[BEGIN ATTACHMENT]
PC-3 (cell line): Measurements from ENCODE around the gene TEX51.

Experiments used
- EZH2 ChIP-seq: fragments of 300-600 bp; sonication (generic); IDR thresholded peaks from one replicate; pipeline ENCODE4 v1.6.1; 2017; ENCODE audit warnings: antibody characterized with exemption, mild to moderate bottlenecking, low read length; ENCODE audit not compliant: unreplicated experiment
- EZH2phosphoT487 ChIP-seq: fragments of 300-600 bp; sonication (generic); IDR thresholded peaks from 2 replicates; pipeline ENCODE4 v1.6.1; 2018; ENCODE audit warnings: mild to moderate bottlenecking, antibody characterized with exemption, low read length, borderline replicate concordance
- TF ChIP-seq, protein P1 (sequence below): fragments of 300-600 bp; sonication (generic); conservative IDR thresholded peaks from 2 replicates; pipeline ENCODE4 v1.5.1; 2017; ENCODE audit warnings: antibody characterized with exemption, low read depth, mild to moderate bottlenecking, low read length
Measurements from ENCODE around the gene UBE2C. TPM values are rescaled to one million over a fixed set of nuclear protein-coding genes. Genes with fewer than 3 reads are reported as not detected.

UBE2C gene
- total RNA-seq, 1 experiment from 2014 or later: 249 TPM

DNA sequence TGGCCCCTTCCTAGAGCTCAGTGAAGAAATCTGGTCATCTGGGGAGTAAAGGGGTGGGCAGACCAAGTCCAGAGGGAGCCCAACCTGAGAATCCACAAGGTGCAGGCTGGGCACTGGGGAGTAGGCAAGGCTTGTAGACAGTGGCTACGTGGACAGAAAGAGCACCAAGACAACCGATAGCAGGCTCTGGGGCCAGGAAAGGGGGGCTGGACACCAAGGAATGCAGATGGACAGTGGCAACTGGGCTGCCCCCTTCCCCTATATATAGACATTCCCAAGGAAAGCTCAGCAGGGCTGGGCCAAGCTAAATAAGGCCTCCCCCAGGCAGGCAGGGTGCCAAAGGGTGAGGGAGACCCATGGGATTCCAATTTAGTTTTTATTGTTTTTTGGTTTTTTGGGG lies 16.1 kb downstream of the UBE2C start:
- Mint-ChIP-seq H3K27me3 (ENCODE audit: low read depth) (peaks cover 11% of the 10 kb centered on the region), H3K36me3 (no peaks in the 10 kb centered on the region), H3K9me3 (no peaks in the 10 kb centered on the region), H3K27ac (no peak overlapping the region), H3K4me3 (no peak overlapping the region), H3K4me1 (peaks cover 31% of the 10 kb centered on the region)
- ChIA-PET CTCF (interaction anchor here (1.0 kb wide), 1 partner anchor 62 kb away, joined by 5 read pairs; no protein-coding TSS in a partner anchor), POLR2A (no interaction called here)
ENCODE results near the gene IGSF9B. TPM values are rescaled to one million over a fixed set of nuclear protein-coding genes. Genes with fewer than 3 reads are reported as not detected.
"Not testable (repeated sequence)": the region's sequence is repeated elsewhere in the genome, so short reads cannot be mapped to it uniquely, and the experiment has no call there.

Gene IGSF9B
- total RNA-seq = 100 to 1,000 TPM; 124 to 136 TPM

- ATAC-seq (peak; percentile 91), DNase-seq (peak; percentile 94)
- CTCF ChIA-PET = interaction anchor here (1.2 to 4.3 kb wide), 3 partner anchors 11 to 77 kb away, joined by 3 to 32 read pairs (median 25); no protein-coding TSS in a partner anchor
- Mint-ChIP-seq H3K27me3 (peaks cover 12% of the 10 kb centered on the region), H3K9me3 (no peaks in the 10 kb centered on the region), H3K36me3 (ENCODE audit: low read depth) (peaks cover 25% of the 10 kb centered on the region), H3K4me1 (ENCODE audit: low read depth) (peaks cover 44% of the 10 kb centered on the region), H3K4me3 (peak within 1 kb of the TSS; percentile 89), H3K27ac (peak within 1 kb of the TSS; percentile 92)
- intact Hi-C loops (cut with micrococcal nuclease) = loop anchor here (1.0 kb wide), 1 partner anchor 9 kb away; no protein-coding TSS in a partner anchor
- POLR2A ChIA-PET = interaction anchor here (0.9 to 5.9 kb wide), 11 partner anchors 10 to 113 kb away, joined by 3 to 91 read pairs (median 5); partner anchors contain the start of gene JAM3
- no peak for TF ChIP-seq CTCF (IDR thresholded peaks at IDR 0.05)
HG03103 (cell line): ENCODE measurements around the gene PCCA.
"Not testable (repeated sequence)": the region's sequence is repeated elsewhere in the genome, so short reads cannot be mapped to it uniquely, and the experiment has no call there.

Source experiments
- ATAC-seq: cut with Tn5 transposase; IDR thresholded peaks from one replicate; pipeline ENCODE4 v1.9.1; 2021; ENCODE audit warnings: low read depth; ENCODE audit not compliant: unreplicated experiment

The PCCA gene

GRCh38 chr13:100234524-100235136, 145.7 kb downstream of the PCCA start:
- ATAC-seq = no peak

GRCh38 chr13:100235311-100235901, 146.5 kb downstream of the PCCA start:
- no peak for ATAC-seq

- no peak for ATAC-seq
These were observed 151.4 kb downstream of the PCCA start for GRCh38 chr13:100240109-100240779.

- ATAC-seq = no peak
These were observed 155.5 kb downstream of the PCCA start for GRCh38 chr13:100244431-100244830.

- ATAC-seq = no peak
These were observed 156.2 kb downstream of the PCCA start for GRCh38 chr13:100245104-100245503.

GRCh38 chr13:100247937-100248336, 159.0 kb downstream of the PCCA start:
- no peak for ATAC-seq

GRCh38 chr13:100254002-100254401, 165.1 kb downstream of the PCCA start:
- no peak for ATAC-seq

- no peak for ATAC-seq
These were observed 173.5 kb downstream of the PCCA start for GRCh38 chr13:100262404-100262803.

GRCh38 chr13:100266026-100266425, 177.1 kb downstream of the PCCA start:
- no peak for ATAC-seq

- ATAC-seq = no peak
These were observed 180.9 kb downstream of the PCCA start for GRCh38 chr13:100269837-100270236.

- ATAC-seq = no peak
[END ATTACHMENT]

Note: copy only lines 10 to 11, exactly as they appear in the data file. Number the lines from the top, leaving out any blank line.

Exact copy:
- Mint-ChIP-seq H3K27me3 (ENCODE audit: low read depth) (peaks cover 11% of the 10 kb centered on the region), H3K36me3 (no peaks in the 10 kb centered on the region), H3K9me3 (no peaks in the 10 kb centered on the region), H3K27ac (no peak overlapping the region), H3K4me3 (no peak overlapping the region), H3K4me1 (peaks cover 31% of the 10 kb centered on the region)
- ChIA-PET CTCF (interaction anchor here (1.0 kb wide), 1 partner anchor 62 kb away, joined by 5 read pairs; no protein-coding TSS in a partner anchor), POLR2A (no interaction called here)